Similar issues have arisen in studies examining whether amnesic patients exhibit what have come to be known as form-specific priming effects. Studies of healthy volunteers have shown that priming effects can be larger when target items are studied and tested in the identical physical format than when a perceptual feature of the target item is changed between study and test. For ex-ample, priming effects on a visual word identification test or a visual word completion test are sometimes greater when words are studied and tested in the same typefont or case (upper versus lower) than when type-font or case is changed between study and test (e.g., Roediger and Blaxton, 1987; Graf and Ryan, 1990; Mar-solek et al., 1992, 1996; Wiggs and Martin, 1994; Curran et al., 1996; but see Carr et al., 1989, and Rajaram and Roediger, 1993, for failures to obtain form-specific prim-ing). Similarly, priming effects on auditory word comple-tion and identification tests can be greater when words are studied and tested in the same voice than in a differ-ent voice, or even when the fundamental frequency of a single speaker’s voice is changed between study and test (Church and Schacter, 1994). Form-specific priming effects have also been observed on tasks involving identification of, or decisions about, pictures of visual objects. For example, in picture identification tasks, greater priming effects are observed when the same exemplar (e.g., the identical picture of a car) is presented at study and test compared to two different exemplars (e.g., pictures of two different cars; Biederman and Coo-per, 1991; Srinivas, 1993); form-specific visual priming has also been observed when objects are rotated be-tween study and test (see Cooper and Schacter, 1992; Srinivas, 1995).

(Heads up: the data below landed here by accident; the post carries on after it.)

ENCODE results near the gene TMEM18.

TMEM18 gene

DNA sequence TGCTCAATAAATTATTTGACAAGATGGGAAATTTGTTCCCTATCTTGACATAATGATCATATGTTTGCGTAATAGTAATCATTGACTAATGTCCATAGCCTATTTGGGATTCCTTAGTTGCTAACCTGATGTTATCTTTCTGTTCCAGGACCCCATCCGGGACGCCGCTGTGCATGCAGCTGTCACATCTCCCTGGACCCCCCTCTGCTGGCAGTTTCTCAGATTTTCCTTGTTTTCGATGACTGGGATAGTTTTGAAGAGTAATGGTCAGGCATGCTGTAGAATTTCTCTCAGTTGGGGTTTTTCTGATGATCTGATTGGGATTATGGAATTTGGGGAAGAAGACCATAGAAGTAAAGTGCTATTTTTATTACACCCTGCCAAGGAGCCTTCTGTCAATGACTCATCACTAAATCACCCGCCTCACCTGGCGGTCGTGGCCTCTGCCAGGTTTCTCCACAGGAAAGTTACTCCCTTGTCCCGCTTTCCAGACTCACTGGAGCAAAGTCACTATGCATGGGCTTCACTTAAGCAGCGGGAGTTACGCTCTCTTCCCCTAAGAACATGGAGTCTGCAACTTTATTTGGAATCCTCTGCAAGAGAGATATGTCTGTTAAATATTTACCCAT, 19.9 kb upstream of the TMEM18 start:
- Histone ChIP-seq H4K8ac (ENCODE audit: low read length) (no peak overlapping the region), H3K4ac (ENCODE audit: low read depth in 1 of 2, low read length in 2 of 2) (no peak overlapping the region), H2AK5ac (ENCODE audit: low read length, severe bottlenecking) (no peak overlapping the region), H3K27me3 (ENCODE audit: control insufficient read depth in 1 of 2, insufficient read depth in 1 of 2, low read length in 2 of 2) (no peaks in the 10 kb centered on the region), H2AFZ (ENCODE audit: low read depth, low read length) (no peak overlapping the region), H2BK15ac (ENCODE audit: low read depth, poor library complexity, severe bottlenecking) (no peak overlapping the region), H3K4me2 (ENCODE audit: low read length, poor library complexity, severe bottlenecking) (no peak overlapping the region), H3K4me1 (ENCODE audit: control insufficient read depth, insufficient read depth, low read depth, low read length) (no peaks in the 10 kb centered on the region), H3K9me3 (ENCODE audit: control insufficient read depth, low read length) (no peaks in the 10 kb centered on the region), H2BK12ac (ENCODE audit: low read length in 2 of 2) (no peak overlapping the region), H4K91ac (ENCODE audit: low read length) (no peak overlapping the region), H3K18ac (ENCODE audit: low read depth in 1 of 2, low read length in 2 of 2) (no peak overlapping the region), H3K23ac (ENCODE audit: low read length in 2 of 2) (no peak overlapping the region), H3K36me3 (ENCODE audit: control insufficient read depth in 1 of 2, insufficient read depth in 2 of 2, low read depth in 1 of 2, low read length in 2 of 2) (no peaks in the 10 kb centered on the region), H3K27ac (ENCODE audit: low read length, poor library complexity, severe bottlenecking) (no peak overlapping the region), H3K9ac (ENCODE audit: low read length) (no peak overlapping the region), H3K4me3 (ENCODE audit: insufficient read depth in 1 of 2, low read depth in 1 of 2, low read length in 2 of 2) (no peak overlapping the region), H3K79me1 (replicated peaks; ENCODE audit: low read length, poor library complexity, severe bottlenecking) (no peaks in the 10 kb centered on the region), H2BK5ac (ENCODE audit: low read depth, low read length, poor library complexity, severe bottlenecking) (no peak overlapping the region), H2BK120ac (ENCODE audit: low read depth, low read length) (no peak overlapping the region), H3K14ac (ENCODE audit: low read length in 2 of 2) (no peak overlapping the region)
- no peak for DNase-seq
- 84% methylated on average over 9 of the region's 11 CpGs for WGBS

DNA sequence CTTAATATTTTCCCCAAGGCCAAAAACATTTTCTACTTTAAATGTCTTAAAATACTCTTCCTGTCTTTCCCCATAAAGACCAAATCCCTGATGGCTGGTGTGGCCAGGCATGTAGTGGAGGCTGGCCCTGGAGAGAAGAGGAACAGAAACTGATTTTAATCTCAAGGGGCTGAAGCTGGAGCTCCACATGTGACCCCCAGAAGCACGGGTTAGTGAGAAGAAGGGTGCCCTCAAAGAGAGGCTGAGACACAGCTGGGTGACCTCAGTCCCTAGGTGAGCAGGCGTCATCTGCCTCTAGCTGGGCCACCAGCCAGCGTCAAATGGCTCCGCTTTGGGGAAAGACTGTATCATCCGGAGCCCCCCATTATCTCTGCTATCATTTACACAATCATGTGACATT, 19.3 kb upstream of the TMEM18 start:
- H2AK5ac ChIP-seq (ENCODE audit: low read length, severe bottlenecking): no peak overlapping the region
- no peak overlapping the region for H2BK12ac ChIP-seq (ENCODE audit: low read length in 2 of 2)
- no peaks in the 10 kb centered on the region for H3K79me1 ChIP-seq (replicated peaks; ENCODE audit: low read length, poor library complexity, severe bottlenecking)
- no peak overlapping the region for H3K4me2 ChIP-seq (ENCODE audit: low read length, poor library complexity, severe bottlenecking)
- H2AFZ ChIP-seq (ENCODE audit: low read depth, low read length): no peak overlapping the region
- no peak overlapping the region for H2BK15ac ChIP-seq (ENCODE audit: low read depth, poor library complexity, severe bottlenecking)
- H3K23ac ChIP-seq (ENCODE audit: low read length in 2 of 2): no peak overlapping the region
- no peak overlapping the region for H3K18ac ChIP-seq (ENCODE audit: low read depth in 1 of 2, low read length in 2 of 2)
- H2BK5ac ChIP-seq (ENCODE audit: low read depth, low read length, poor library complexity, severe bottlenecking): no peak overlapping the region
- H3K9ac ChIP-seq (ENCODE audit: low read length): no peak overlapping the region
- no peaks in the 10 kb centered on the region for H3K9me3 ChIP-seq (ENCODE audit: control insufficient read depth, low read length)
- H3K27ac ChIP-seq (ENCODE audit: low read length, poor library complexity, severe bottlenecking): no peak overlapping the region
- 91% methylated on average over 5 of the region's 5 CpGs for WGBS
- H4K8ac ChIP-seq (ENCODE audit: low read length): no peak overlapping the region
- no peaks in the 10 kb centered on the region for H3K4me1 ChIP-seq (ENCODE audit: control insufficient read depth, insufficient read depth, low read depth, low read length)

Form-specific priming is potentially important be-cause it indicates that priming can be influenced by novel, highly specific information about the particular features of items presented during the study episode, and because it may also reveal important characteristics of the representations that support priming (for discus-sion, see Marsolek et al., 1992, 1996; Tenpenny, 1995; Bowers, 1996; Curran et al., 1996). Relevant evidence from amnesic patients is mixed: some studies have failed to find form-specific visual priming (Kinoshita and Wayland, 1993) or auditory priming (Schacter et al., 1995a), whereas other studies have delineated condi-tions in which amnesic patients can show intact form-specific priming in both visual (Vaidya et al., 1998) and auditory (Schacter and Church, 1995) domains. Al-though the exact reasons for the different outcomes is not well understood, Schacter and Church (1995) and Vaidya et al. (1998) provide discussions of alternative possibilities.